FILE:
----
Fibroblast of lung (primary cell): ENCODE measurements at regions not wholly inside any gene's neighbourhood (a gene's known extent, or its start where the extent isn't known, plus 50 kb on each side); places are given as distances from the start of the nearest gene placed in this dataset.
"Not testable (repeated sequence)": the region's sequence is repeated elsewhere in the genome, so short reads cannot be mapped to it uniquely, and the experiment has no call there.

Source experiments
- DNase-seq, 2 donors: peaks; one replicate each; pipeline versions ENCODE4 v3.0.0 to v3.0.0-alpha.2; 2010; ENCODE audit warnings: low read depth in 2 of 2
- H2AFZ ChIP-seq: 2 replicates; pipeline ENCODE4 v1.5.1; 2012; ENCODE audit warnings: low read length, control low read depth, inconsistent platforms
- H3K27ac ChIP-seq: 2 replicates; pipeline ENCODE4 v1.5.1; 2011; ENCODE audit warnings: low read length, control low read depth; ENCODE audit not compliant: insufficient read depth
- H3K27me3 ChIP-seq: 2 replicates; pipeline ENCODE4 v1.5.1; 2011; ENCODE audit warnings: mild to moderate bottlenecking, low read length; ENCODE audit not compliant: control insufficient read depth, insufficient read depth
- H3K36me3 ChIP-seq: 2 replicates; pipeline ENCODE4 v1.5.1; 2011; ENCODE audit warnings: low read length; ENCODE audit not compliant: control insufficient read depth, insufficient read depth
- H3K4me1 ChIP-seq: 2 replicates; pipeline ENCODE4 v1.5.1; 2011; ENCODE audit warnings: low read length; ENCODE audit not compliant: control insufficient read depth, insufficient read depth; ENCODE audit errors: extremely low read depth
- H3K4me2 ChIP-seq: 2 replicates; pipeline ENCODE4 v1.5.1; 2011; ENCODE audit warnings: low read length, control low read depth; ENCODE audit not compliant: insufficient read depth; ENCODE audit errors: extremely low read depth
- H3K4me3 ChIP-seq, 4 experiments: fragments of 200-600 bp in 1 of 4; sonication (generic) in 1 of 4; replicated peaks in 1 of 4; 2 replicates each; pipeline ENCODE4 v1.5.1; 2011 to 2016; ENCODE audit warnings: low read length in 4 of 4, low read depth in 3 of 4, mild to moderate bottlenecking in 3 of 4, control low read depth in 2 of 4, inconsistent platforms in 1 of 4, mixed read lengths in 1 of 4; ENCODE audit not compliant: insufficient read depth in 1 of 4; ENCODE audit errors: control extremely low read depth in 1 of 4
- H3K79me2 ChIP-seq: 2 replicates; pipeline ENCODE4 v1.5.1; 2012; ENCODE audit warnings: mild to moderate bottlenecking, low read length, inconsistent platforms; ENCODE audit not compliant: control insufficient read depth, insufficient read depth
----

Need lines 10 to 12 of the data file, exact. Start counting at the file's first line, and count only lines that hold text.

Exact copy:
- H3K4me2 ChIP-seq: 2 replicates; pipeline ENCODE4 v1.5.1; 2011; ENCODE audit warnings: low read length, control low read depth; ENCODE audit not compliant: insufficient read depth; ENCODE audit errors: extremely low read depth
- H3K4me3 ChIP-seq, 4 experiments: fragments of 200-600 bp in 1 of 4; sonication (generic) in 1 of 4; replicated peaks in 1 of 4; 2 replicates each; pipeline ENCODE4 v1.5.1; 2011 to 2016; ENCODE audit warnings: low read length in 4 of 4, low read depth in 3 of 4, mild to moderate bottlenecking in 3 of 4, control low read depth in 2 of 4, inconsistent platforms in 1 of 4, mixed read lengths in 1 of 4; ENCODE audit not compliant: insufficient read depth in 1 of 4; ENCODE audit errors: control extremely low read depth in 1 of 4
- H3K79me2 ChIP-seq: 2 replicates; pipeline ENCODE4 v1.5.1; 2012; ENCODE audit warnings: mild to moderate bottlenecking, low read length, inconsistent platforms; ENCODE audit not compliant: control insufficient read depth, insufficient read depth